Joint Committee on The Draft Corruption Bill Minutes of Evidence

Examination of Witnesses (Questions 760-772)


11 JUNE 2003

  Q760  Lord Campbell-Savours: Yes, and one might pay the other four not to bid.

  Mr Berkeley: That sort of refusal to supply, and so on, is an ingredient of anti-trust offences, competition offences.

  Q761  Chairman: But why is it not also corrupt or capable of being corrupt?

  Mr Berkeley: I think that the point I am making is this. The Bill already has a very heavy jurisprudential load to bear. It is trying to simplify and bring together a very wide activity. If you put on top of it something which is more properly—at least in our view—part of competition law, then I think that you are overloading the donkey.

  Mr Cridland: I would not want to leave any impression on this issue that we had some philosophical problem with the line of questioning or one or two of the suggestions. Frankly, these are not issues which we covered in our own evidence and we are giving an initial response. Andrew is entirely right that the objective of the CBI membership has been to clarify the legislation. We have been trying to work with government and therefore we have not said, "Put this on one side and start again". We have tried to narrow down our list of concerns to a practical list, which we hoped you would entertain. This is, if you like, a bit off-line in that respect. We are happy to consult further, but I do think that the thrust of our membership consultation has been that they want the law modernised, clarified, simplified, and that the trend of the questioning is to add a considerable extra construct. I do not think that we have a philosophical problem with that necessarily. We would come back to the fact that member companies would see that dealt with in other principal areas of law, but we are happy to consult further if it is a matter of particular interest.

  Q762  Chairman: I am not sure I understand the full import of the word "modernise" as opposed to "change", but if you work out your concept of what corruption is really trying to deal with, and you come to the view that there is a wider range of activity falling within your concept of corruption, is it really an answer to say, "You can deal with this in other aspects of the law"—when you could probably also deal with the particular matters that are included in the Corruption Bill?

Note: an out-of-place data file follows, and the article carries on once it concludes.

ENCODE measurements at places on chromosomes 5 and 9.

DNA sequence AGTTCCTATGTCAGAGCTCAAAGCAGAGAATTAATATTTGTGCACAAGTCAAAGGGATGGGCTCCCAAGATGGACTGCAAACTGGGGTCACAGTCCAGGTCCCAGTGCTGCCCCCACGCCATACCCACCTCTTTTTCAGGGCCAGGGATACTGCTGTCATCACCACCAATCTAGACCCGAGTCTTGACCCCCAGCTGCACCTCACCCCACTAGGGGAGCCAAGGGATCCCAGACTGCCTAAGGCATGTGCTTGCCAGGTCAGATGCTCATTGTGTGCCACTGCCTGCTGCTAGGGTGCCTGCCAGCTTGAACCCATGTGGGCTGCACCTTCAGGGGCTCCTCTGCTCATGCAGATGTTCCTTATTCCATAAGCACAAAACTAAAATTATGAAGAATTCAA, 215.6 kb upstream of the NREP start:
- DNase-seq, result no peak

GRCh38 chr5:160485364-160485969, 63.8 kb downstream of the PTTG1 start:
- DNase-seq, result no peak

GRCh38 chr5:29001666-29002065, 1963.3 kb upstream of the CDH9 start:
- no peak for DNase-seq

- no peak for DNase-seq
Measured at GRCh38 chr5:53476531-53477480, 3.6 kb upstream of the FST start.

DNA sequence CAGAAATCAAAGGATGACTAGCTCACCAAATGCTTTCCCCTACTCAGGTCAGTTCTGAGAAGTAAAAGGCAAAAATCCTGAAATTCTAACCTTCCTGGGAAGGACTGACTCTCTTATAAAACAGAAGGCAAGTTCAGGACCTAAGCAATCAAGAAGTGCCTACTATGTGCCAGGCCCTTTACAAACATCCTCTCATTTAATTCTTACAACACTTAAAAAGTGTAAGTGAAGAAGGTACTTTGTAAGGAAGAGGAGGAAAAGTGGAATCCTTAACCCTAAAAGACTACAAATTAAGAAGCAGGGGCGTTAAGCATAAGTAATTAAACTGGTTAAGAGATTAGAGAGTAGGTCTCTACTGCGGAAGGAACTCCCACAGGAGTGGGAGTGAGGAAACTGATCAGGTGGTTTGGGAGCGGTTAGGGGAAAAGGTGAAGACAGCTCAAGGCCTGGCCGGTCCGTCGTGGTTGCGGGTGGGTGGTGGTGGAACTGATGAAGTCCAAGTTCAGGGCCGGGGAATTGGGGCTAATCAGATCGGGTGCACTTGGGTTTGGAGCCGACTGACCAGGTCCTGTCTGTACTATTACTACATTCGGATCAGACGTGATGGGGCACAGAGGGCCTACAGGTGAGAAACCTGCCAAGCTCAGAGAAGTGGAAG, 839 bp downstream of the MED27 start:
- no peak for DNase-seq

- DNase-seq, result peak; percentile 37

Mr Cridland: We would be quite pleased to consider that point. We have not consulted our members specifically on it. I think that it raises all sorts of issues.

  Q763  Chairman: I can well understand the argument that you should not go on duplicating crimes to cover the same act, or that if you have a perfectly adequate system—anti-trust law or some other civil law—it may be enough. However, one needs to be really sure that the agent-principal test is not too narrow.

  Mr Cridland: I respect that point.

  Q764  Mr Stinchcombe: Can I test that a stage further, just a short distance? If we were to take your evidence and conclude that we could simplify this Bill, first by importing some word such as "improper" and thereafter by deleting the confinements of the agent-principal relationship—so all hinged on whether there was an improper advantage that was conferred—and, by a side wind thereby, create the possibility that what might already be a wrong under competition law and anti-trust law might thereby also be included as an offence of corruption, would that side wind effect be something that you would fear? Would it be positively damaging, or would it be an acceptable risk for having a simplified anti-corruption Bill in the first place?

  Mr Cridland: I think that we would need to be convinced that it did not unnecessarily duplicate existing law, or that it produced inconsistencies of application. That is something that our membership might well be concerned about, but we would look at it on its merits. I do not think there is a philosophical hang-up on this.